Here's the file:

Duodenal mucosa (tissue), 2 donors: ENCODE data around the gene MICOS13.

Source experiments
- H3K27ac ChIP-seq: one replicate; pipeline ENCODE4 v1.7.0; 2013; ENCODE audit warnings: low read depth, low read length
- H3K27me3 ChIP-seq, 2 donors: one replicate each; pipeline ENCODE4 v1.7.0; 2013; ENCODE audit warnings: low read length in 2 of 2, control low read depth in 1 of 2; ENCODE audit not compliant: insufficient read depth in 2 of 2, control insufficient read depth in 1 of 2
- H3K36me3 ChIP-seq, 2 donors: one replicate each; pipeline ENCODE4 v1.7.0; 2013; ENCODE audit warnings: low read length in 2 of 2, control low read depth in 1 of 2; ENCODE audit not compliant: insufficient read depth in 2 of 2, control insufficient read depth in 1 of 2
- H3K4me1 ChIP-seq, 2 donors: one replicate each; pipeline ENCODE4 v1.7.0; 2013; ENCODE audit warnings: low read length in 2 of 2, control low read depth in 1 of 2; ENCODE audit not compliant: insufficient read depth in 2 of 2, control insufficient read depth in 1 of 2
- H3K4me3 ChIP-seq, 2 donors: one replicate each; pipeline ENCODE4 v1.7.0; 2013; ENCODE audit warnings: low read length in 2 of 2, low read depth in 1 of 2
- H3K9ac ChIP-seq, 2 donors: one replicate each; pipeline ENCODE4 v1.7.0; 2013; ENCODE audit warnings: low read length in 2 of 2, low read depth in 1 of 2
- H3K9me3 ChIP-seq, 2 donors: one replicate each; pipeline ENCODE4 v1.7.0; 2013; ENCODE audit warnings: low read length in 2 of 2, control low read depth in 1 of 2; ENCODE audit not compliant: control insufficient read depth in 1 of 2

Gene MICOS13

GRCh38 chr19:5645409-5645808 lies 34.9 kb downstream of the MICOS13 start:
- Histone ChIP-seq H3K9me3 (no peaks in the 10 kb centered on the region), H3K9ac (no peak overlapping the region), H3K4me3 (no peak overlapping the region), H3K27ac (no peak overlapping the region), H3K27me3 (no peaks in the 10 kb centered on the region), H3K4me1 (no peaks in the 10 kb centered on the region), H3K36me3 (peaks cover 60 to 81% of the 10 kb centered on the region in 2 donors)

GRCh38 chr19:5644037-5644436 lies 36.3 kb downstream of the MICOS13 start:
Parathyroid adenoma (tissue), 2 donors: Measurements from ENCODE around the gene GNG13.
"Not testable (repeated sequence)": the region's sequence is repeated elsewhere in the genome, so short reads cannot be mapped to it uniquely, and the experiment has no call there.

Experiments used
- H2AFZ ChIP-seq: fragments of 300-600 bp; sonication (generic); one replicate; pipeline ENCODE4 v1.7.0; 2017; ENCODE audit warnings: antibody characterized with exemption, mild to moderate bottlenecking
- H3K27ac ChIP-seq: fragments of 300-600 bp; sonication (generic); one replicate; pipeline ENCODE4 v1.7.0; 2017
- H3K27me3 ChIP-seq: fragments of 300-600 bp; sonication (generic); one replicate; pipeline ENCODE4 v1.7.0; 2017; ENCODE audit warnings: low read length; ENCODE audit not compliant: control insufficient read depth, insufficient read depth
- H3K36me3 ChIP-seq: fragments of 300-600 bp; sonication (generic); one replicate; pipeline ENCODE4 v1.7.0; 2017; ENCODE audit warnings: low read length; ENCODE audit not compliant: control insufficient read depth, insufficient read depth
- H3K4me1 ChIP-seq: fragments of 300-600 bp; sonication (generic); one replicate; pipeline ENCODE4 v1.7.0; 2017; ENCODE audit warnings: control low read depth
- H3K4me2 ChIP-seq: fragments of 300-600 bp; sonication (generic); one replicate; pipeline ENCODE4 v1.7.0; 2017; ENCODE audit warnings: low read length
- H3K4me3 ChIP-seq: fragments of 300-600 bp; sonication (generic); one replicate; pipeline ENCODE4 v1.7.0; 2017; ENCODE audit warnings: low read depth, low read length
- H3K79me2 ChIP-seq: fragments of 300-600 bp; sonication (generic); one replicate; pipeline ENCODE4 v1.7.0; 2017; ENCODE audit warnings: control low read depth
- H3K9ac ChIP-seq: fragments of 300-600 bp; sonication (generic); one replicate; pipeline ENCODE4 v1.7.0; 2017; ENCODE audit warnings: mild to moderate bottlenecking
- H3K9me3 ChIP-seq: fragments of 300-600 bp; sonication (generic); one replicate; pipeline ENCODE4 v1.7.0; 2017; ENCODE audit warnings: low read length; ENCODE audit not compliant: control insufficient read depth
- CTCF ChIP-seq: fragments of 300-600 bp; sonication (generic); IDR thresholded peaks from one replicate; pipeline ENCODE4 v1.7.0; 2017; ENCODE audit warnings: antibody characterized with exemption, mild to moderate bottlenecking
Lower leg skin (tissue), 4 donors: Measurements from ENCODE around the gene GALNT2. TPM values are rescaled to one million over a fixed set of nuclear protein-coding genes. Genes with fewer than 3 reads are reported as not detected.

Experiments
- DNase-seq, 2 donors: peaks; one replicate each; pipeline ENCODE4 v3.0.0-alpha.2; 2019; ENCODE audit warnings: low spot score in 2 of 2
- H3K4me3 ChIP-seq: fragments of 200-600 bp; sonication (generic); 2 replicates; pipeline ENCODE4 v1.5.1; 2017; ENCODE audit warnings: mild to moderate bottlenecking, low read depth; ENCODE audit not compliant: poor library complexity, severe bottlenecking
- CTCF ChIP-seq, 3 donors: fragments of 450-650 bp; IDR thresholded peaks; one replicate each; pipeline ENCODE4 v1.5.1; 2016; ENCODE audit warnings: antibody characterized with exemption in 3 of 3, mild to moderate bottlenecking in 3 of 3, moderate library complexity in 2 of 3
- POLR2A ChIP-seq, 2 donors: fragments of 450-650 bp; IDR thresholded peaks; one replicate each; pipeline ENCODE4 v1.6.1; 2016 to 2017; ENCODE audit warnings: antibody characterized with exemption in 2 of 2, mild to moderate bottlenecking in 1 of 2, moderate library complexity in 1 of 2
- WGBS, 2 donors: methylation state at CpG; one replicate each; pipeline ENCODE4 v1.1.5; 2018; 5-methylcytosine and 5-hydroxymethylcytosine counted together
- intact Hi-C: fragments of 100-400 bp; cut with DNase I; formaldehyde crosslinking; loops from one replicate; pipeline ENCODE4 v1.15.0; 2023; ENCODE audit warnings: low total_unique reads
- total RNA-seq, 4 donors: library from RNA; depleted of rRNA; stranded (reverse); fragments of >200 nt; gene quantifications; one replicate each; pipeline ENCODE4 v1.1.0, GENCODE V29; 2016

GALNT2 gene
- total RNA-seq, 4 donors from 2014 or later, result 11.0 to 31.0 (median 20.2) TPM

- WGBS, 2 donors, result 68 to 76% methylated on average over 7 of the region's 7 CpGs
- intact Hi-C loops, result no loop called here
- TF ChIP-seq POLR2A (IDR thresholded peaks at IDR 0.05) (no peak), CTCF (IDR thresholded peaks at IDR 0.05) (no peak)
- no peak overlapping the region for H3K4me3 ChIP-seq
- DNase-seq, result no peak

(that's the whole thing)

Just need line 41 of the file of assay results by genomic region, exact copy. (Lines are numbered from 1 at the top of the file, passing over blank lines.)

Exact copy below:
- TF ChIP-seq POLR2A (IDR thresholded peaks at IDR 0.05) (no peak), CTCF (IDR thresholded peaks at IDR 0.05) (no peak)